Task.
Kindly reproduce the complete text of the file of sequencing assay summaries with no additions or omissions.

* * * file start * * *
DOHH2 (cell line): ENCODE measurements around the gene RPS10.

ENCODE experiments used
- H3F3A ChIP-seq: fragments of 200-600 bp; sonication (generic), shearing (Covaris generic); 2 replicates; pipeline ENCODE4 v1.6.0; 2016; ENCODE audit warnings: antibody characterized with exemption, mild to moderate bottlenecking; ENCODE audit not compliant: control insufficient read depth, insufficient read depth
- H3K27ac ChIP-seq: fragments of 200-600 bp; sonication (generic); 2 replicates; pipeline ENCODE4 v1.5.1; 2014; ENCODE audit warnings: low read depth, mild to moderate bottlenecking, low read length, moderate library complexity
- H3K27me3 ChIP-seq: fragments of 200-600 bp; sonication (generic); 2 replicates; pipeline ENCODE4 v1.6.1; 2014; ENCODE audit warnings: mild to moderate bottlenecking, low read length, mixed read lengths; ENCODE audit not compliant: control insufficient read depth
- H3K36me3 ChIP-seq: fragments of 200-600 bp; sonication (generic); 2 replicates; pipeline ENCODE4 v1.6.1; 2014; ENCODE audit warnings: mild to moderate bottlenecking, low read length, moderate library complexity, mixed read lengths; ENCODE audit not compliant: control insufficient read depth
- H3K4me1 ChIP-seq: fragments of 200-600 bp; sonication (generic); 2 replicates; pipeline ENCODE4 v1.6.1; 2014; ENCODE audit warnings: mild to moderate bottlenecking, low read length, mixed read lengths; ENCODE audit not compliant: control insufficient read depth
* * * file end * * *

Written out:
DOHH2 (cell line): ENCODE measurements around the gene RPS10.

ENCODE experiments used
- H3F3A ChIP-seq: fragments of 200-600 bp; sonication (generic), shearing (Covaris generic); 2 replicates; pipeline ENCODE4 v1.6.0; 2016; ENCODE audit warnings: antibody characterized with exemption, mild to moderate bottlenecking; ENCODE audit not compliant: control insufficient read depth, insufficient read depth
- H3K27ac ChIP-seq: fragments of 200-600 bp; sonication (generic); 2 replicates; pipeline ENCODE4 v1.5.1; 2014; ENCODE audit warnings: low read depth, mild to moderate bottlenecking, low read length, moderate library complexity
- H3K27me3 ChIP-seq: fragments of 200-600 bp; sonication (generic); 2 replicates; pipeline ENCODE4 v1.6.1; 2014; ENCODE audit warnings: mild to moderate bottlenecking, low read length, mixed read lengths; ENCODE audit not compliant: control insufficient read depth
- H3K36me3 ChIP-seq: fragments of 200-600 bp; sonication (generic); 2 replicates; pipeline ENCODE4 v1.6.1; 2014; ENCODE audit warnings: mild to moderate bottlenecking, low read length, moderate library complexity, mixed read lengths; ENCODE audit not compliant: control insufficient read depth
- H3K4me1 ChIP-seq: fragments of 200-600 bp; sonication (generic); 2 replicates; pipeline ENCODE4 v1.6.1; 2014; ENCODE audit warnings: mild to moderate bottlenecking, low read length, mixed read lengths; ENCODE audit not compliant: control insufficient read depth